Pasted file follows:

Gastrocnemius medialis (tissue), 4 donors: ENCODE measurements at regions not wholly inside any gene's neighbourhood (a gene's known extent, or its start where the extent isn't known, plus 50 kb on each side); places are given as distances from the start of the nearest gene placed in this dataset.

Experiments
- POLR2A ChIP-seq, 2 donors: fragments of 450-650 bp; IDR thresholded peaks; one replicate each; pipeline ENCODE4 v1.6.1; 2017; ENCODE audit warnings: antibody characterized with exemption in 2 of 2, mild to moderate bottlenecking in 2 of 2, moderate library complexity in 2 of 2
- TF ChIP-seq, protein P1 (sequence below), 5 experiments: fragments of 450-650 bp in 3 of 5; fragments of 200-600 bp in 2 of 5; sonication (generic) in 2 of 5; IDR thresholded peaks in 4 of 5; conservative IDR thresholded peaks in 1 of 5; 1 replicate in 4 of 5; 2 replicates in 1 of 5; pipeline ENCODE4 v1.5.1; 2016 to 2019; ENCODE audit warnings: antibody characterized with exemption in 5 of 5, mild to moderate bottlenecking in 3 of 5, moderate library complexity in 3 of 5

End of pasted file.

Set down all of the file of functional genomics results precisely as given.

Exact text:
Gastrocnemius medialis (tissue), 4 donors: ENCODE measurements at regions not wholly inside any gene's neighbourhood (a gene's known extent, or its start where the extent isn't known, plus 50 kb on each side); places are given as distances from the start of the nearest gene placed in this dataset.

Experiments
- POLR2A ChIP-seq, 2 donors: fragments of 450-650 bp; IDR thresholded peaks; one replicate each; pipeline ENCODE4 v1.6.1; 2017; ENCODE audit warnings: antibody characterized with exemption in 2 of 2, mild to moderate bottlenecking in 2 of 2, moderate library complexity in 2 of 2
- TF ChIP-seq, protein P1 (sequence below), 5 experiments: fragments of 450-650 bp in 3 of 5; fragments of 200-600 bp in 2 of 5; sonication (generic) in 2 of 5; IDR thresholded peaks in 4 of 5; conservative IDR thresholded peaks in 1 of 5; 1 replicate in 4 of 5; 2 replicates in 1 of 5; pipeline ENCODE4 v1.5.1; 2016 to 2019; ENCODE audit warnings: antibody characterized with exemption in 5 of 5, mild to moderate bottlenecking in 3 of 5, moderate library complexity in 3 of 5